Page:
The review “allows our supervisors to compare the progress made by each firm in developing a rigorous internal analysis of its capital needs, with its own idiosyncratic characteristics and risks, as well as to see how the firms would fare under a standardized adverse scenario developed by our economists,” Fed Governor Daniel Tarullo said. Although Fed policymakers aren’t predicting another slump any time soon, they want banks to be prepared for one.  In January, the Federal Open Market Committee forecast a growth rate of 3.4 percent or more annually over the next three years, with the jobless rate falling to between 6.8 percent and 7.2 percent by the 4th quarter of 2013.  Unemployment averaged 9.6 percent in the 4th quarter of 2010.

The new round of stress tests are being overseen by a financial-risk unit known as the Large Institution Supervision Coordinating Committee (LISCC).  The unit relies on the Fed’s economists, quantitative researchers, regulatory experts and forecasters and examines risks across the financial system.  Last year, the LISCC helped Ben Bernanke respond to an emerging liquidity crisis faced by European banks.  “The current review of firms’ capital plans is another step forward in our approach to supervision of the largest banking organizations,” Tarullo said. “It has also served as an occasion for discussion in the LISCC of the overall state of the industry and key issues faced by banking organizations.”

At the same time, Bernanke expressed his support for the Dodd-Frank Act, which will add new layers of regulation to the financial services industry, as well as the Consumer Protection Act. “Dodd-Frank is a major step forward for financial regulation in the United States,” Bernanke said, noting that the Fed is moving swiftly to implement its provisions.  Additionally, the Fed wants banks to think about how the Dodd-Frank Act might affect earnings, and how they will meet stricter international capital guidelines.  Banks will have to determine how many faulty mortgages investors may ask them to take back into their portfolios.  Standard & Poor’s estimates that mortgage buybacks could carry a $60 billion bill to be paid by the banking industry.

In the meantime, the big banks are feeling adequately cash rich to pay dividends to their stockholders.  Bank of America’s CEO Brian T. Moynihan said that he expects to “modestly increase” dividends in the 2nd half of 2011.  “We’d love to raise the dividend,” James Rohr, CEO of PNC, said.  “We’re hopeful of hearing back in March from the regulators.”  JPMorgan CFO Douglas Braunstein told investors that the bank asked regulators for permission to increase the dividend to 30 percent of normalized earnings over time.  Braunstein said that JPMorgan’s own stress scenario was more severe than the Fed’s, and assumed that the GDP fell more than four percent through the 3rd quarter of this year with unemployment peaking at 11.7 percent.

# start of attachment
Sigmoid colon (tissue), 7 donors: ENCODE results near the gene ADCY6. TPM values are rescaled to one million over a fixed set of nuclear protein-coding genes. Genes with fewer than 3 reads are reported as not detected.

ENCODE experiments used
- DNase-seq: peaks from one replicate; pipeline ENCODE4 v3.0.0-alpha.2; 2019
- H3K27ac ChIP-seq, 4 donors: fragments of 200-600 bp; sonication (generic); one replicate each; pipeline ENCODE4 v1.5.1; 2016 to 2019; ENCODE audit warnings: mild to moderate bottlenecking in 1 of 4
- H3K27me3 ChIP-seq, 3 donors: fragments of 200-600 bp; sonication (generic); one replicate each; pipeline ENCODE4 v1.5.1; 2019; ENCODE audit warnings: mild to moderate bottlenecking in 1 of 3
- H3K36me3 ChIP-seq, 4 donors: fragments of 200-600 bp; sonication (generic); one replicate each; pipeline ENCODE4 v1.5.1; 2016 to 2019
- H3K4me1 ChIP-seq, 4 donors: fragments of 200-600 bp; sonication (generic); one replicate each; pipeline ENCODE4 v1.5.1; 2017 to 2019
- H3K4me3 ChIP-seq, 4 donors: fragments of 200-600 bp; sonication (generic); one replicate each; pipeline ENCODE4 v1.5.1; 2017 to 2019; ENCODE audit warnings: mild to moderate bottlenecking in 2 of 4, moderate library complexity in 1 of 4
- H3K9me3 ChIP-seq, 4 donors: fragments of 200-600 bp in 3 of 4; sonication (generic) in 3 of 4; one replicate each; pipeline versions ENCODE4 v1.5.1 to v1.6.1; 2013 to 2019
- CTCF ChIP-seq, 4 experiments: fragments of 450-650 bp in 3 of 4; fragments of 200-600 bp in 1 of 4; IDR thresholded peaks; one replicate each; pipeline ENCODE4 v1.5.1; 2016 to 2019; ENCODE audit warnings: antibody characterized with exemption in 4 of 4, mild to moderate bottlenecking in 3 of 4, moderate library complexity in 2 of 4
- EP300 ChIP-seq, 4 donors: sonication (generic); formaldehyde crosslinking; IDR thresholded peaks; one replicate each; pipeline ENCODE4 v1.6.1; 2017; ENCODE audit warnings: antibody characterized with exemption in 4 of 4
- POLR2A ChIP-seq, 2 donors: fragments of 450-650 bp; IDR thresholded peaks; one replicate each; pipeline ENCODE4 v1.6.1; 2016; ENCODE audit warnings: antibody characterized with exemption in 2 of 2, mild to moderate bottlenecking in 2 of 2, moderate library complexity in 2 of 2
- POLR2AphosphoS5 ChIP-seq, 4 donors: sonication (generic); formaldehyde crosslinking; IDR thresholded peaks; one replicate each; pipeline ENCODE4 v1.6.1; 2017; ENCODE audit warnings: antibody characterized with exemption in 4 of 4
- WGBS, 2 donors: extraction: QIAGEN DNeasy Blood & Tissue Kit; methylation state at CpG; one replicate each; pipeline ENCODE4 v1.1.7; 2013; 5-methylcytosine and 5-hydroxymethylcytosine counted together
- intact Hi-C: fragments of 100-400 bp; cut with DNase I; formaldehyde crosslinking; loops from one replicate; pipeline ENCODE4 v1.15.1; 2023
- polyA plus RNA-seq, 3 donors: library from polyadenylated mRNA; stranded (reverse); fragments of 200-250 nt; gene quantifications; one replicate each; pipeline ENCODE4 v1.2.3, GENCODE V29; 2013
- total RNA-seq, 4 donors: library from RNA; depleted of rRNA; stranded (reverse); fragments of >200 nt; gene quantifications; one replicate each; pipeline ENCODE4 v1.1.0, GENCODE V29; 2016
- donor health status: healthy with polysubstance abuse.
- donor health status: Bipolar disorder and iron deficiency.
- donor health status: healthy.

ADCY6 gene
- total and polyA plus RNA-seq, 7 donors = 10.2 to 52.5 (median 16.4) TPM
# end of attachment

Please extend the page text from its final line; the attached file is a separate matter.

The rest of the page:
Clive Crook, a senior editor of The Atlantic, a columnist for National Journal, and a commentator for the Financial Times, believes that United States fiscal policy itself merits examination.  Writing in The Atlantic, Crook says that “Fiscal policy needs a hypothetical stress test, just like bank capital.  Let’s be optimistic and suppose that the deficit projections do hold, and that a debt ratio of 80 percent can be comfortably supported at full employment.  What happens when we enter the next recession with debt at that level?  Assume another really serious downturn, and another 30-odd percentage points of debt.  Worried yet?  That’s why the problem won’t wait another ten years, and why sort-of-stabilizing at 80 percent won’t do.”

The Fed Is Sending Big Banks Back to the Virtual Treadmill

Thursday, December 2nd, 2010

The Fed Is Sending Big Banks Back to the Virtual Treadmill

The Federal Reserve is going to subject the nation’s 19 largest banks to a new round of stress tests to determine if they are healthy enough to pay dividends to their shareholders again.   The Fed plans to use a conservative approach, applied with an even hand, on the nation’s largest and most complex banks.  The tests also will determine if the Fed needs to repurchase shares or take other actions to protect the banks’ cushions against possible future losses.

The planned tests are a lower profile version of the 2009 round, when regulators determined exactly how much capital big banks needed to survive worst-case economic conditions.  According to Fed officials, those stress tests were an excellent lesson about how to regulate banks in a way the mirrors events taking place in the broader economy.  The Fed plans to apply those lessons to the new stress tests.

“We anticipate that some firms with high capital levels that have been retaining solid earnings for several quarters will be interested in increasing or resuming dividends,” said Fed Governor Daniel Tarullo.  “We will expect firms to submit convincing capital plans that demonstrate their ability to absorb losses over the next two years under an adverse economic scenario that we will specify, and still remain amply capitalized.”

Although the big banks appear to be significantly healthier than they were two years ago, several risks remain.  Other than the possibility of another economic downturn, banks face potential court challenges from investors who own mortgage-backed securities.  Some believe the banks should bear responsibility for loans that went south because they used improper procedures on these “put backs”.